The logo of the Songbook of Independence is inspired by a forgotten emblem of some Polish aviation and land forces, known as the Military Shield (Tarcza Wojskowa). We do not known the author of this diagonally divided, white-and-red, coat of arms shield. All that is certain is that it appeared in 1918 and it was painted both on the first planes and on vehicles captured from the enemy. It accompanied our soldiers during the Polish-Bolshevik War and in the brief interwar period. It was also painted on certain vehicles of the Independent Carpathian Rifle Brigade, which was formed in 1940 in Syria, and fought at Tobruk.
The Independence Songbook portal was launched on the night of 15–16 December 2017, on the 99th anniversary of the first oath of Polish aviators, which took place at Mokotów Field in Warsaw, among aircraft marked with Military Shields. The Military Shield had a short life in aviation, and was probably only used in Warsaw. It was replaced with a chessboard, which on 1 December 1918, became the official emblem of the Polish Air Force. Nevertheless, we can assume that the planes bearing this emblem were used for some time in Polish military aviation actions, as evidenced by the photo preserved of the aviation oath. The Military Shield’s aviation tradition was appealed to by the Central Training Squadron (Centralna Eskadra Treningowa), which placed it on Lublin R-XIII planes in the mid-1930s.
The Military Shield was present on vehicles of the Polish Army at least until the mid-1930s. It is possible that it survived in places until 1939, as on the museum copy of the Fiat Izhorsky seized by the Germans in the Modlin Fortress, and originally captured during the Polish-Bolshevik war. The use of the Military Shield was regulated by the “Official regulations on painting the military car fleet” of 20 July 1928 and is the oldest document regulating its use.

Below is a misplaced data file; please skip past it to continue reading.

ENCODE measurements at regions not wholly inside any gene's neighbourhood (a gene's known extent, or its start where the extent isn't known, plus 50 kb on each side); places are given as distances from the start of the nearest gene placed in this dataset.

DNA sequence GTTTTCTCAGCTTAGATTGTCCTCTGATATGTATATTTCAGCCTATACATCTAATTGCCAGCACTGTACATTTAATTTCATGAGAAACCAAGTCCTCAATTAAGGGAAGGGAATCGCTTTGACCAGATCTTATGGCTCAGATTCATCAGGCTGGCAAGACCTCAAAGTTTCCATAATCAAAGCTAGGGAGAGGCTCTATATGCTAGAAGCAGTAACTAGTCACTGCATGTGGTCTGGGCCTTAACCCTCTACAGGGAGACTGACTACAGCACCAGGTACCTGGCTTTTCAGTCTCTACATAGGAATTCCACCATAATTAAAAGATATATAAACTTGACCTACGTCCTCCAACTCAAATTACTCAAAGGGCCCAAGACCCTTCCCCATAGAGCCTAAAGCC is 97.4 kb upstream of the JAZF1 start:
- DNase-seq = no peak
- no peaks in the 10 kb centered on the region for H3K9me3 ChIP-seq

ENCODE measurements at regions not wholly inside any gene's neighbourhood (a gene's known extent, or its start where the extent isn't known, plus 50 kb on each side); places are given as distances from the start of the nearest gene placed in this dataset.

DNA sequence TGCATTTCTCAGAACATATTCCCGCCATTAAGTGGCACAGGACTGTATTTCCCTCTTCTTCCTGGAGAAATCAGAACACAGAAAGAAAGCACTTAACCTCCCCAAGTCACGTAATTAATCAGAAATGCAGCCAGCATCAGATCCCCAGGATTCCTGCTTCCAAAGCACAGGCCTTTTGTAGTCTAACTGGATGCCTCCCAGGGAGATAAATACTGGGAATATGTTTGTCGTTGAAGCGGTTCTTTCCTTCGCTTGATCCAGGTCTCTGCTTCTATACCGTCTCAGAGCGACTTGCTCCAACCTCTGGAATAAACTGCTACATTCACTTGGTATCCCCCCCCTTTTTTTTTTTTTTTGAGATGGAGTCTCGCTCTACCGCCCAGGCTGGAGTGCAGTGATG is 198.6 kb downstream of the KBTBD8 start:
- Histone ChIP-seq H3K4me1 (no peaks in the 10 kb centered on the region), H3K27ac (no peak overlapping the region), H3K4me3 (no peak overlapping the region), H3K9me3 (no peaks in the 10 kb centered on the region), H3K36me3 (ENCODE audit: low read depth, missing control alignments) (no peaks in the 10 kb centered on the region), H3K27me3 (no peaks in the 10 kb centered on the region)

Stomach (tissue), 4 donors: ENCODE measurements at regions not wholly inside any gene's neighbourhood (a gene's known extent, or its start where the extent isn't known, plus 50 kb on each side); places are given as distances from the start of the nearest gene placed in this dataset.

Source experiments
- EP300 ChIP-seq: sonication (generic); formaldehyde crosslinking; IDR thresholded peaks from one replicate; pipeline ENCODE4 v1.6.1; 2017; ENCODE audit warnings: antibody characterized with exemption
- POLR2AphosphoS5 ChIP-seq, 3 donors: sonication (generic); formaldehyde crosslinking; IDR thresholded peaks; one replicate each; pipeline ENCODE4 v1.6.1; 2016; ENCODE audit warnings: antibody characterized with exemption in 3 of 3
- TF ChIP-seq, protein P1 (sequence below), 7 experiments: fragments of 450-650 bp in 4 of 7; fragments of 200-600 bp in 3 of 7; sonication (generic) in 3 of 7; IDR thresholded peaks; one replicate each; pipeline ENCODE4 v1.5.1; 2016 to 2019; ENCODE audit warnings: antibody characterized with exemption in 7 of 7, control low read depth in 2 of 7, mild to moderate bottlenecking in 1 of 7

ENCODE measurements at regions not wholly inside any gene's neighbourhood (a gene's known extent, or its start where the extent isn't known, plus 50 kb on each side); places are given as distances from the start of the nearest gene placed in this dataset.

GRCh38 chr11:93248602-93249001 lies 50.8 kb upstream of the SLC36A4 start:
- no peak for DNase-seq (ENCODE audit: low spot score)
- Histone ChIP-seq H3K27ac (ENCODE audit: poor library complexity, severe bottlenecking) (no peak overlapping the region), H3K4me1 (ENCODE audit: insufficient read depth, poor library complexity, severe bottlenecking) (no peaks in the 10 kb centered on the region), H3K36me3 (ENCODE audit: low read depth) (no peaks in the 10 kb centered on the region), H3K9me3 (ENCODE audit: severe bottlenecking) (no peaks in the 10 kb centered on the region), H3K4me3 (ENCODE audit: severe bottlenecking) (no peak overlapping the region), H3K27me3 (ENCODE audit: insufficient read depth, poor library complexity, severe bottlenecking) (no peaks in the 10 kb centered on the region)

This completely forgotten emblem, painted on Polish airplanes and military vehicles, and perfectly matching the 100th anniversary of regaining Independence, became the inspiration for the emblem of the Songbook of Independence. We believe that thanks to this, the Polish Military Shield will find its place among hundreds of other emblems related to the Polish road to Independence.
Polish Heritage Foundation [Fundacja Dziedzictwa Rzeczypospolitej]
 “Gaude Mater Polonia” (1253).
 On 3 May 1791. The country’s fortunately-achieved constitution (1791).
 “Mazurek Dąbrowskiego” [“Dąbrowski’s Mazurka”/“Poland is Not Yet Lost”] (1797).
 “Biała chorągiewka” [“The White Flag”] (1830), “Witaj majowa jutrzenko” [“Hello May Dawn”] (1831).
 “Marsz Strzelców” [“Rifleman’s March”] (1862-1863).
 “Wąwóz Somosierry” [“Somosierry Ravine”] (1905), “Rota” [“Troop”] (1908).
 “O mój rozmarynie” [“About My Rosemary”] (1913-1915), “Matka” [“Mother”] (1914).
 “Ta co nie zginęła” [“She Who Did Not Die”] (1914), “Sen o szpadzie” [“Dream of a Sword”] (1915).
 “Morze, nasze morze” [“The Sea, Our Sea”] (1925), “Modlitwa Obozowa” [“Camp Prayer”] (1939).
 “Obława” [“Raid”] (1974), “Mury” [“The Walls”] (1978), “Źródło” [“The Source”] (1978).
 “Modlitwa o wschodzie słońca” [“Prayer at Sunrise”] (1980), “Gdy tak siedzimy nad bimbrem” [“As We Sit Over Moonshine”] (1986).
 “Kołysanka o zakopanej broni” [“Lullaby about a Buried Weapon”] (1924), “Hej chłopcy, bagnet na broń” [“Hey Lads, Affix Bayonets”] (1943).
 “Deszcz, jesienny deszcz” [“Rain, Autumn Rain”] (1943).
Photos that inspired the visual identification of the Śpiewnik Niepodległości project.